Appraisal myths & facts
Legally, a real estate appraiser has to be state certified to produce substantiated appraisal reports for federally-backed transactions. Also by law, you have the ability to request a copy of the finished appraisal from your lending agency. Contact us if you have any concerns about the appraisal process.
Myth: Market value will always be the same as the assessed value of the property.
Fact: While most states support the idea that assessed value equates estimated market value, this often is not the case. Interior remodeling that the assessor is unaware of and a dearth of reassessment on nearby houses are perfect examples of why the price can vary.
Myth: The opinion of value of a property will be different depending upon whether the appraisal is conducted for the buyer or the seller.
Fact: The appraiser has no personal interest in the outcome of the appraisal and should render services with independence, objectivity and impartiality - no matter for whom the appraisal is provided.
Myth: Market value will equal replacement cost.
Fact: Market value is arrived at through what a willing buyer would likely pay a willing seller for a particular house, with neither being under undue influence to buy or sell. The dollar amount required to reconstruct a house is what constitutes the replacement cost.
Myth: Certain methods, such as the price per square foot, are the methods appraisers use to determine the worth of a home.
Fact: There are many varied methods that an appraiser will use to make a full analysis of every factor pertaining to the home, such as the size, location, condition, how close it is to undesirable facilities and the cost of recently sold comparable properties.
Myth: In a powerful economy - when the worth of homes in a given area are found to be appreciating by a certain percentage - the worth of individual houses in the vicinity can be expected to appreciate by that same percentage.
Fact: All appreciation of worth is on an individual basis, determined by information on relevant considerations and the data of comparable properties. It doesn't matter if the economy is on the rise or declining.
Have other questions about appraisers, appraising or real estate in La Crosse County or Holmen, WI?Contact us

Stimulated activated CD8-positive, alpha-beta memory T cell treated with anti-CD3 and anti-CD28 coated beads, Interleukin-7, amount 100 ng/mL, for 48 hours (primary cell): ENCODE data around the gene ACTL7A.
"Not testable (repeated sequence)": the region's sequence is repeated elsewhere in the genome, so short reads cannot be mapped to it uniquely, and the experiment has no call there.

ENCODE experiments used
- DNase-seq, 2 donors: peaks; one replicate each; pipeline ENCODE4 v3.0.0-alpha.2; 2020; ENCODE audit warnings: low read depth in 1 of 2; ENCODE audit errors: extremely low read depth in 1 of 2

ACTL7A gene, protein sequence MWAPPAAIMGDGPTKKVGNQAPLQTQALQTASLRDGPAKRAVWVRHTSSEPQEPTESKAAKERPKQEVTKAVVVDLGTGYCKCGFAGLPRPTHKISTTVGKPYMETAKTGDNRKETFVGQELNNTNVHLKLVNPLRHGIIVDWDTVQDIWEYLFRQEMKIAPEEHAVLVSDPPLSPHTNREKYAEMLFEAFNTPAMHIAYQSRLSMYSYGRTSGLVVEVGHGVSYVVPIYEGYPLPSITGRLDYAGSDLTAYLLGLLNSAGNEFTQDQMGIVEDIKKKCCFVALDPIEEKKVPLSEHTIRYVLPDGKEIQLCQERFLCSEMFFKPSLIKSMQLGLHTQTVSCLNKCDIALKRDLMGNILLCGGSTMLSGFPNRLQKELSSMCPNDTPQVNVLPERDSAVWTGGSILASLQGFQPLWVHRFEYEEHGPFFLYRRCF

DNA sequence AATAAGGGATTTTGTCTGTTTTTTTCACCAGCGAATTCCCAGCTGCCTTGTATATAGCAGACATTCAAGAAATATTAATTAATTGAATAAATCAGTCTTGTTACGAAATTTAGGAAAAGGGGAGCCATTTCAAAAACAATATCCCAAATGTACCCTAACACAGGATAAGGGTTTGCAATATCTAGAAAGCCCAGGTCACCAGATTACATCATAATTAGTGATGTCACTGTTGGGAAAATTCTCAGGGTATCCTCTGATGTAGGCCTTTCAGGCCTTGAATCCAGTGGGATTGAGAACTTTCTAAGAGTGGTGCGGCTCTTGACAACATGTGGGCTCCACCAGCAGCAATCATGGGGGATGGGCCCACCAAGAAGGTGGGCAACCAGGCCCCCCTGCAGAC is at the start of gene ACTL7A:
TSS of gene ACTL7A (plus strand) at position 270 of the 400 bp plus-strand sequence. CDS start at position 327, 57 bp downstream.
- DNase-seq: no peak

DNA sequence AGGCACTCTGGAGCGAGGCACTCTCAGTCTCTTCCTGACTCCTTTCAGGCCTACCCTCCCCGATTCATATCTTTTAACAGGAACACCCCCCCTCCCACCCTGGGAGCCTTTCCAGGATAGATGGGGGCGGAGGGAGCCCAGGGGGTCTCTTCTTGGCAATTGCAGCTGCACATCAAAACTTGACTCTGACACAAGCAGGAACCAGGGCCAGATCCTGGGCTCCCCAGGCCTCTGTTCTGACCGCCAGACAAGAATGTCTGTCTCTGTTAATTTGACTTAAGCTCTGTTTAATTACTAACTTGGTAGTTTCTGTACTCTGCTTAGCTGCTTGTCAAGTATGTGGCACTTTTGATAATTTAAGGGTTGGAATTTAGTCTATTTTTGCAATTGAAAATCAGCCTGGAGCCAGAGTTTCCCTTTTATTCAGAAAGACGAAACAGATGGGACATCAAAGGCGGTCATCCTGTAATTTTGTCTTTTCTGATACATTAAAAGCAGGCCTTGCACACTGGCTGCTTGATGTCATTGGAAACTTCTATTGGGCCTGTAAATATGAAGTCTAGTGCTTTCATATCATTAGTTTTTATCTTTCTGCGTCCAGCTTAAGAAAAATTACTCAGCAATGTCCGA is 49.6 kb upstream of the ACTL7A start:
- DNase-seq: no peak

Myth: The home's exterior is determinate of the actual price of the property; it is unnecessary to do an interior inspection.
Fact: House value is determined by a multitude of factors, including - but not limited to - area, condition, improvements, amenities, and market trends. There's no real way to get all of this information from just viewing the house from the exterior.
Myth: Because consumers fund appraisals when applying for loans to buy or refinance their home, they own their appraisal report.
Fact: Legally, the appraisal report is owned by the lending agency unless the lender relinquishes their interest in the appraisal. However, home buyers must be given a copy of the appraisal upon written request, because of the Equal Credit Opportunity Act.
Myth: There's no need for consumers to even concern themselves with what the appraisal report contains so long as their lending institution is satisfied.
Fact: A home buyer should definitely inspect their report; there might be some questions or some concerns about the accuracy of the inspection that should be addressed. Remember, this is probably the most expensive and important investment a consumer will ever make. Also, the appraisal report makes a near perfect record for future reference, comprised of helpful and often-revealing information - including, but not limited to, the legal and physical description of the property, square footage measurements, list of comparable properties in the neighborhood, neighborhood description and a narrative of current real-estate activity and/or market trends in the vicinity.
Myth: Appraisals are ordered only to estimate building values in home sales involving mortgage-lending deals.
Fact: Ordering an appraisal can fulfill a variety of wants depending on the designations and certifications of the appraiser involved; appraisers can provide a great deal of different services, including benefit/cost analysis, tax assessment, legal dispute resolution, and even estate planning.
Myth: An appraisal is no different than a home inspection report.
Fact: Appraisal reports have almost nothing in common with a home inspection. An appraiser decides upon an opinion of value in the appraisal process and resulting document. The task of a home inspector is to find the condition of the home and its major components, then write a report on these conclusions.